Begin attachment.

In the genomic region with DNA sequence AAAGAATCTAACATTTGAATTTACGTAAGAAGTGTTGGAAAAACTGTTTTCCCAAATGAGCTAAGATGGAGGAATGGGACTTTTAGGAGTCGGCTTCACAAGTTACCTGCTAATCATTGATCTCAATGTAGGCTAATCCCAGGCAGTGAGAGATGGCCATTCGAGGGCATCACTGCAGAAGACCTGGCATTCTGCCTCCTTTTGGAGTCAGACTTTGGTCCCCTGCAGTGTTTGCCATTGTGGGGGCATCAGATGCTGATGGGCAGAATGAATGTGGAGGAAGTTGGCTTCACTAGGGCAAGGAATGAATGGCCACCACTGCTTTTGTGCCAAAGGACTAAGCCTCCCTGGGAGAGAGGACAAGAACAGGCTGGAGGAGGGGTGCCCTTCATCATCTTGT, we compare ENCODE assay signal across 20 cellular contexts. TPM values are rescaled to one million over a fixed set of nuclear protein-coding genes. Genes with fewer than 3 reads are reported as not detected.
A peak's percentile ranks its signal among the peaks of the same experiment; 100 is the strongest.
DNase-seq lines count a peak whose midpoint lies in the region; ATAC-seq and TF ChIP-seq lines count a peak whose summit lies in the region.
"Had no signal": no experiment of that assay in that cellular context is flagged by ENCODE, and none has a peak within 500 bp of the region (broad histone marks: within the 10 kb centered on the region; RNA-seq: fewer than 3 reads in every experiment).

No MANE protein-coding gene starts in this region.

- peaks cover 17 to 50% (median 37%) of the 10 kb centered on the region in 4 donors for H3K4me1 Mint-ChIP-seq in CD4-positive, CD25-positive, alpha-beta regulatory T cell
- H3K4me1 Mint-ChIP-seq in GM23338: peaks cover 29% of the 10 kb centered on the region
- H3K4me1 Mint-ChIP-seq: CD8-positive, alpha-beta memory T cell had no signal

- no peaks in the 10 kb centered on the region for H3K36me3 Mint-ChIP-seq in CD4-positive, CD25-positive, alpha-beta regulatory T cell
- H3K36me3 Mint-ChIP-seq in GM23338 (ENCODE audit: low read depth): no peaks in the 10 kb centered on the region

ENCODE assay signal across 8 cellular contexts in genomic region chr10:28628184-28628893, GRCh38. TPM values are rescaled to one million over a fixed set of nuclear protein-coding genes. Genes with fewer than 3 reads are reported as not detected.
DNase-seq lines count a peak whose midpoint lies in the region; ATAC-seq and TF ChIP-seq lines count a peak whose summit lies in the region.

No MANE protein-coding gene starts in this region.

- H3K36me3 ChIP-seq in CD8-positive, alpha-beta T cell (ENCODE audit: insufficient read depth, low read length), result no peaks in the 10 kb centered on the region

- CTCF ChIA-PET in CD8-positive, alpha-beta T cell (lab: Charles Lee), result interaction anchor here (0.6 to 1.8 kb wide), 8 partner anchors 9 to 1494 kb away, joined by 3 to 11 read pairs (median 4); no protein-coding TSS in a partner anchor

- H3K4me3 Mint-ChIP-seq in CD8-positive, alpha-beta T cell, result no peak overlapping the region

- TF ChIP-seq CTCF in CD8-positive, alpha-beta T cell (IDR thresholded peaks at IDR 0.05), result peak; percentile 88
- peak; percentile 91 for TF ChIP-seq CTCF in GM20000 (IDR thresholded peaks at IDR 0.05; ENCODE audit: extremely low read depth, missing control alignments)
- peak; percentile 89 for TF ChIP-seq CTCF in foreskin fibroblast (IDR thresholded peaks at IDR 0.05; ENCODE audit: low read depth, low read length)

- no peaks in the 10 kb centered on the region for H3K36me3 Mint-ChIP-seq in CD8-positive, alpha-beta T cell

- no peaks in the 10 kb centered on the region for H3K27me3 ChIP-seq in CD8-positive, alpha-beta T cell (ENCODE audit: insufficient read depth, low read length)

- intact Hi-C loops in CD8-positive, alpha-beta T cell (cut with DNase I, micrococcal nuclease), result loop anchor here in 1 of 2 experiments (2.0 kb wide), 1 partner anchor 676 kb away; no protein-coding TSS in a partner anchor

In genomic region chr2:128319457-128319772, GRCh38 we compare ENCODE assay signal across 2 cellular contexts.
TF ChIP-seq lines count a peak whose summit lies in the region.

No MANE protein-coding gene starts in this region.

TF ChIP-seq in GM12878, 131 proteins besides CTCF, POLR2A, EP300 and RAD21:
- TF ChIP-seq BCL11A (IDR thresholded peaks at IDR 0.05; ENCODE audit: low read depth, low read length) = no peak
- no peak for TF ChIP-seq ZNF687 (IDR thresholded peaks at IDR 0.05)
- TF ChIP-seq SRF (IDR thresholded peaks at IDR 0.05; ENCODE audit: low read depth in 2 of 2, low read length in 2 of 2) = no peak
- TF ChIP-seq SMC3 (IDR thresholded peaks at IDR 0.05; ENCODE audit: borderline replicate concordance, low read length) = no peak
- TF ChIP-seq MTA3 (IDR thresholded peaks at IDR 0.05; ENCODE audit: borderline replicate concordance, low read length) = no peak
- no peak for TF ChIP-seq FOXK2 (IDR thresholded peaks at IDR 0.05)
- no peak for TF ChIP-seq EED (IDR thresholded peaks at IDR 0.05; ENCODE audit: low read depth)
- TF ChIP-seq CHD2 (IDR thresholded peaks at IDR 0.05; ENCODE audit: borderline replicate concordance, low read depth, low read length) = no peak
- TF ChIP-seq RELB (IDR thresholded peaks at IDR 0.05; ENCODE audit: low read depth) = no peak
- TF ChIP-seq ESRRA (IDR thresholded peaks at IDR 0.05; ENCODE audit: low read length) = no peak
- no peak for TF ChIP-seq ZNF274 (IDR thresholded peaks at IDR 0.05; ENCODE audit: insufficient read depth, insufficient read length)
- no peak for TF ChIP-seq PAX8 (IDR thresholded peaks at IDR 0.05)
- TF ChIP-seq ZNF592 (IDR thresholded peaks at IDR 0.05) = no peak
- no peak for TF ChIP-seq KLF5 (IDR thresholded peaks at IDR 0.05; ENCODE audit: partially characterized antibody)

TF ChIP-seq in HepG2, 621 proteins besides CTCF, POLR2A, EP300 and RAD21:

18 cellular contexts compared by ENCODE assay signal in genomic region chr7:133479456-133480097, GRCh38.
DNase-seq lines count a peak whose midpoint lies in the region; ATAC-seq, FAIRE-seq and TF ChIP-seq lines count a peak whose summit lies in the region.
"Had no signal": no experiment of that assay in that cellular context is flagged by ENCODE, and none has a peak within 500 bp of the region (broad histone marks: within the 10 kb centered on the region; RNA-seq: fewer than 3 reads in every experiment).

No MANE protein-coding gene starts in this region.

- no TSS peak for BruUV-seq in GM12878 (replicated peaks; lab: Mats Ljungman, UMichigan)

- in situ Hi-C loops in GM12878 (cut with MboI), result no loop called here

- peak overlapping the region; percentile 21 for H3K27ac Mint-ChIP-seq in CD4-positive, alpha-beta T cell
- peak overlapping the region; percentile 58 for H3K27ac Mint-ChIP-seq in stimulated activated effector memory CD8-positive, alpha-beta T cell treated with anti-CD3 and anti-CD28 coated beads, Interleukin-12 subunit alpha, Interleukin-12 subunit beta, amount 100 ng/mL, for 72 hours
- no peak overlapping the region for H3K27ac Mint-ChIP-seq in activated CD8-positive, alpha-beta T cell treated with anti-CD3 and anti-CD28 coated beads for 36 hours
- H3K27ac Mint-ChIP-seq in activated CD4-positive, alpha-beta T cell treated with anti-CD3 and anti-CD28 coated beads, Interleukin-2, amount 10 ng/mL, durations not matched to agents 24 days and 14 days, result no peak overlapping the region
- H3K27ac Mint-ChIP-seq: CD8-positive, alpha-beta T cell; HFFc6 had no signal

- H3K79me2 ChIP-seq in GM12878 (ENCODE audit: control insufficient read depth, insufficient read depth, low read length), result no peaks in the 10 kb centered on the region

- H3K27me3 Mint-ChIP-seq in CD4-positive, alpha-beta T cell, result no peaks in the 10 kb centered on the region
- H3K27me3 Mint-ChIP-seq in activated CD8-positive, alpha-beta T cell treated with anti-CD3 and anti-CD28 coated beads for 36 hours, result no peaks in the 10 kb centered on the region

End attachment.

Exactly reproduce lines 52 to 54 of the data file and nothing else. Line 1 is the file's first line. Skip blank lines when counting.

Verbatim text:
- H3K27ac Mint-ChIP-seq: CD8-positive, alpha-beta T cell; HFFc6 had no signal

- H3K79me2 ChIP-seq in GM12878 (ENCODE audit: control insufficient read depth, insufficient read depth, low read length), result no peaks in the 10 kb centered on the region

- H3K27me3 Mint-ChIP-seq in CD4-positive, alpha-beta T cell, result no peaks in the 10 kb centered on the region